Terming corruption a cancer affecting the nation, President
Pratibha Patil Sunday said there cannot be just one panacea to
deal with the menace, and a system of transparency and
accountability needs to be put in place at various levels.
"Corruption is a cancer affecting the nation's political,
economic, cultural and social life. It is necessary to eliminate
it," said Patil in her address to the nation on the eve of the
65th Independence Day.
Though she did not refer to the ongoing debate on the need for a
strong Lokpal, the president said: "There cannot be just one
panacea or remedy to deal with corruption, but a system of
transparency and accountability should be put in place at various
levels and effectively enforced."
The president also said that we should not forget that we have to
preserve democracy and uphold healthy conventions of parliamentary
The president said that pursuing the anti-corruption agenda would
require preventive and punitive measures and a rational approach,
besides strong institutions and good governance.
She asked the government, parliament, the judiciary and society at
large to ponder over corruption and find ways to handle it.
The president suggested electoral reforms, including state funding
of elections and debarring criminals from participating in
elections, to cleanse the system.
She said the government was committed to providing common people
opportunities to progress and to eradicating poverty, hunger,
disease and illiteracy.
The country has performed well economically with a growth rate of
8.6 percent last year and the government was pursuing an inclusive
growth agenda, the president said.
Stressing that the growing gross domestic product (GDP) along with
the welfare of the people were the twin pillars of a progressive
nation, Patil said that anti-poverty programmes, social welfare
schemes and a commitment to ensure food security formed the core
of the government's inclusive growth agenda.
The president called for greater use of technology in the
agriculture sector to ensure better productivity and increased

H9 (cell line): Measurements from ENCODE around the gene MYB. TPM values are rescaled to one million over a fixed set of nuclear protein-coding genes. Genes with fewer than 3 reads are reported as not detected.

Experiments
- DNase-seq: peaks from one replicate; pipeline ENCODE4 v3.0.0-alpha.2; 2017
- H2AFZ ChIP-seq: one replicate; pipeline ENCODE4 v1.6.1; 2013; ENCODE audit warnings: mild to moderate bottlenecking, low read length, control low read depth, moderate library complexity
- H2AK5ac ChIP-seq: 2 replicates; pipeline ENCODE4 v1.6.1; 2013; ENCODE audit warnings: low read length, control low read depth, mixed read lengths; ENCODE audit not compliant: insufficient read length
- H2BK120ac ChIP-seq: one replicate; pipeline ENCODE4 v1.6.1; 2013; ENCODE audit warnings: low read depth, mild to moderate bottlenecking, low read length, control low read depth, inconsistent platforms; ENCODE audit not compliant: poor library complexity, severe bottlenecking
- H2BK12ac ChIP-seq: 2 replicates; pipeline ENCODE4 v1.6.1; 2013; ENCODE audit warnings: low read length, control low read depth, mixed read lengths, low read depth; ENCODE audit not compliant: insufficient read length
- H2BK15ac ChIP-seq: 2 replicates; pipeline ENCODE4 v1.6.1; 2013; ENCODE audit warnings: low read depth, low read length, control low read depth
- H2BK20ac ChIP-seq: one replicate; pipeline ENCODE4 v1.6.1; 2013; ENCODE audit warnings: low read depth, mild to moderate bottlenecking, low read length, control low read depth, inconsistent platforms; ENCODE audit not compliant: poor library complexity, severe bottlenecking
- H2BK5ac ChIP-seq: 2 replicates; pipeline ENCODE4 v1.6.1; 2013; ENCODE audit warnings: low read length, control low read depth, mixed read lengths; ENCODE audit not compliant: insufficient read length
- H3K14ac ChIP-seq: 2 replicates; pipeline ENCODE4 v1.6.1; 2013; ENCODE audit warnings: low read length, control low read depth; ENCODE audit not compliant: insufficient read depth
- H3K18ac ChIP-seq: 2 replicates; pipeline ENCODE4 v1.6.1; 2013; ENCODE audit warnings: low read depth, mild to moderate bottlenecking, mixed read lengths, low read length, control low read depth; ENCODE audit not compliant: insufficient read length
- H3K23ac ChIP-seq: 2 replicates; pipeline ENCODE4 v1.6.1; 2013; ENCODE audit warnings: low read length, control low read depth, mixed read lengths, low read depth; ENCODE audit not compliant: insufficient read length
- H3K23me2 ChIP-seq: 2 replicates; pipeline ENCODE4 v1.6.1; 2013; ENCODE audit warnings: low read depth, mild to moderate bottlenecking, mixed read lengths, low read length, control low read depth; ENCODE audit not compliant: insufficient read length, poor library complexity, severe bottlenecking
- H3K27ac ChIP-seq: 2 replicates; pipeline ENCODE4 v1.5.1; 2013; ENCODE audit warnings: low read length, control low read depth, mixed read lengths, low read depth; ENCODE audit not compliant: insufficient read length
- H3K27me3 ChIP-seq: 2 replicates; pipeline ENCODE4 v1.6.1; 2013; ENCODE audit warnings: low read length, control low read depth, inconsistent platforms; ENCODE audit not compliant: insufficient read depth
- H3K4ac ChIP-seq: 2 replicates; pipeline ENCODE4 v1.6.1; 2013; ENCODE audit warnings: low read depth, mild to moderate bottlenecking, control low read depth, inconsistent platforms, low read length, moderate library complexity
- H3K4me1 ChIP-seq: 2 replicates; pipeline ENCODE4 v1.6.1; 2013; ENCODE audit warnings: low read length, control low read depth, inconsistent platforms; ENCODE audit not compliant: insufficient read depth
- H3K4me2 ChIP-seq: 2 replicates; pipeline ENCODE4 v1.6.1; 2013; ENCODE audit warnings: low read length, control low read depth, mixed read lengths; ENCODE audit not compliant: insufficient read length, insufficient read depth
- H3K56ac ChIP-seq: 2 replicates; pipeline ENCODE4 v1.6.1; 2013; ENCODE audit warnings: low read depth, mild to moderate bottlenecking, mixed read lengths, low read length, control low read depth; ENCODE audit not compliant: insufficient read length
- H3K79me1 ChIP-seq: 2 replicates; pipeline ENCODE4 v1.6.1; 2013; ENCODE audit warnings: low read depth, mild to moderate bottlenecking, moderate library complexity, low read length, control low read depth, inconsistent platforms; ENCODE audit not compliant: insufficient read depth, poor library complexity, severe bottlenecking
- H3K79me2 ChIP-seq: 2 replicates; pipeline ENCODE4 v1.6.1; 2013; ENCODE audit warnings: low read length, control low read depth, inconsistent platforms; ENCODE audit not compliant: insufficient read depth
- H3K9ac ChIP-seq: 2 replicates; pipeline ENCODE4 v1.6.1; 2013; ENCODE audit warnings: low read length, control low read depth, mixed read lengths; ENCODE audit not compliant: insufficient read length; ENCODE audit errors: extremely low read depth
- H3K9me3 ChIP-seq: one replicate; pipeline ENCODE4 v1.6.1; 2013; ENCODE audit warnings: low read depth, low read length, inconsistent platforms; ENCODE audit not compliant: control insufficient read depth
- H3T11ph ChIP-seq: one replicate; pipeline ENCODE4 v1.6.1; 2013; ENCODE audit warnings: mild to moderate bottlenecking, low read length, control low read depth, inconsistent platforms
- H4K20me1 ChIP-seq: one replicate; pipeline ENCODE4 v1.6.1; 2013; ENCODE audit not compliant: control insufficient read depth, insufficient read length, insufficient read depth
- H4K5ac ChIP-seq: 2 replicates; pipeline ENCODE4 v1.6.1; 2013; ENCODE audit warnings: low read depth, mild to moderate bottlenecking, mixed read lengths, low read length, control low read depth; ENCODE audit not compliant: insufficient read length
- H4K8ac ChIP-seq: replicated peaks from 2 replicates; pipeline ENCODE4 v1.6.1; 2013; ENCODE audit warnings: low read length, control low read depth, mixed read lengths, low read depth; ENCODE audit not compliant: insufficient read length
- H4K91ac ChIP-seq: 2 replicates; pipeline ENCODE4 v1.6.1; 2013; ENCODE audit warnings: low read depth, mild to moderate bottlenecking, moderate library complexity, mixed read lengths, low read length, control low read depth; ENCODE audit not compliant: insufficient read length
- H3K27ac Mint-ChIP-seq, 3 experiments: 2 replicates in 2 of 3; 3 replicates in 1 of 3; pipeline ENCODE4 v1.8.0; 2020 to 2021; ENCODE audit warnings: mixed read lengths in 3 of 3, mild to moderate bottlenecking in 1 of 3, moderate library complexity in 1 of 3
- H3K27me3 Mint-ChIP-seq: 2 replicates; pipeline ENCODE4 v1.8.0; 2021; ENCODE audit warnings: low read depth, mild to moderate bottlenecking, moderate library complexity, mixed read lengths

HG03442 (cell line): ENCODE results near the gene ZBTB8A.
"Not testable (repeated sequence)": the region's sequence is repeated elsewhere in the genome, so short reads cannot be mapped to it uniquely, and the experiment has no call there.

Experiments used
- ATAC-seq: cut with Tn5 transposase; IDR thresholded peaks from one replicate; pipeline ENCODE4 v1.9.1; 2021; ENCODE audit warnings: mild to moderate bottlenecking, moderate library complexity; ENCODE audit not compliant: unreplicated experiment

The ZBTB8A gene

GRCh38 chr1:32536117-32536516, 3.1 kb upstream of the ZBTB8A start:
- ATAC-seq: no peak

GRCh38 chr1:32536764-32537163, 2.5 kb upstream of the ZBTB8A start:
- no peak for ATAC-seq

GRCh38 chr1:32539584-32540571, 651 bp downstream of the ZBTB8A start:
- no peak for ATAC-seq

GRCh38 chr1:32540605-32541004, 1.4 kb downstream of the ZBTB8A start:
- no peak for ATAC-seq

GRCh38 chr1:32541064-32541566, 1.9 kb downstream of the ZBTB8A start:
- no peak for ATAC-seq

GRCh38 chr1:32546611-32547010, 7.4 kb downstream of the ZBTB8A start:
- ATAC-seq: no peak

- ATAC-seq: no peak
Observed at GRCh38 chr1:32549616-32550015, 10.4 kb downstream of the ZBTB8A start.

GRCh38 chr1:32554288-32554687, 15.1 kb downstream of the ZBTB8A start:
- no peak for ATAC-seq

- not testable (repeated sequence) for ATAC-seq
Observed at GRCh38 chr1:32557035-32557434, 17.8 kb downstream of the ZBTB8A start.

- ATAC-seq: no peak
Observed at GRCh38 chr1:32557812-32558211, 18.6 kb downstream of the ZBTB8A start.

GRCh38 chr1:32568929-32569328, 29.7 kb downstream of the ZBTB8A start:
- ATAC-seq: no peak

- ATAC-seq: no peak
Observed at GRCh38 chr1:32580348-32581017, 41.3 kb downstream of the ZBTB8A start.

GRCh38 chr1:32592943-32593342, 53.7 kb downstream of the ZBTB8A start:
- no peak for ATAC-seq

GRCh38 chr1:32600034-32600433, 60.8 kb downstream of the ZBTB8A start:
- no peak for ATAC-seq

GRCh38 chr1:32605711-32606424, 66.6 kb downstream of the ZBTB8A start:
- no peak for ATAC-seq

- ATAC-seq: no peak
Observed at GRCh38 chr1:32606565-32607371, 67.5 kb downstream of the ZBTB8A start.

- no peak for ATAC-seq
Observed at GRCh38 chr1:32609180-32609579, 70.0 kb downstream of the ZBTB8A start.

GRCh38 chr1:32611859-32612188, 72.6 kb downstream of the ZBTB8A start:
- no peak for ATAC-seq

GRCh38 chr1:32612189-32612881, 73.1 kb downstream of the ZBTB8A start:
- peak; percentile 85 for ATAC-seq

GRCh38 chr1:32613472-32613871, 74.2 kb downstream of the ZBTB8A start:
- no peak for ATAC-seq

focus on issues like labour shortage.
She said that the government may need to examine whether the
existing rural employment programmes could be utilised for
agricultural land of farmers, whether small holders or otherwise,
in rain-fed areas.
She stressed upon the augmentation of warehousing and cold storage
facilities for agricultural produce in the country. "Warehousing
will make food distribution not only easier and quicker, but it
would be a low cost option that also cuts on wastage during
transportation," she said.
Patil called on the corporate sector as well as small and medium
enterprises to seriously engage with agriculturists, particularly
in rain-fed areas, to avail of the many opportunities of working
together for mutual benefit.
"Let the public sector entities take the lead in this regard. The
integration of agriculture with the other sectors of the economy
would not only be useful for agriculture, but would generate
positive impulses in other sectors as well," the president added.
In the wake of fears about a possible global economic slowdown,
she said that the Indian economy had fundamental strength and
resilience and its large domestic market could help it maintain
"Uncertainty is again confronting the world economy, and would
need to be tackled through co-ordinated global action, as also by
suitable precautionary measures in our country," said the
The president also stressed that the issue of price rise had to be
tactically dealt with. She said that rising prices affected
families, especially those living below the poverty line.
Observing that the July 13, 2011, blasts in Mumbai were a grim
reminder that terrorism is posing a threat to global peace, the
president asked the country to be ever-vigilant to fight the
Expressing grief over the country's declining sex ratio, she said
it reflected the bias against the girl child in Indian society and
called for fighting such social prejudices.
"Our census sadly shows that there has been a decline in the
gender ratio in the 0 to 6 age group. It has touched a low level
of 914 girls as compared to 1,000 boys. It reflects the continuing
preference of boys in our society and the bias against the girl
child," Patil said.
"We have to work to eradicate the practices of dowry, child
marriage and female foeticide which we are continuing to battle
even in the 21st century," she said.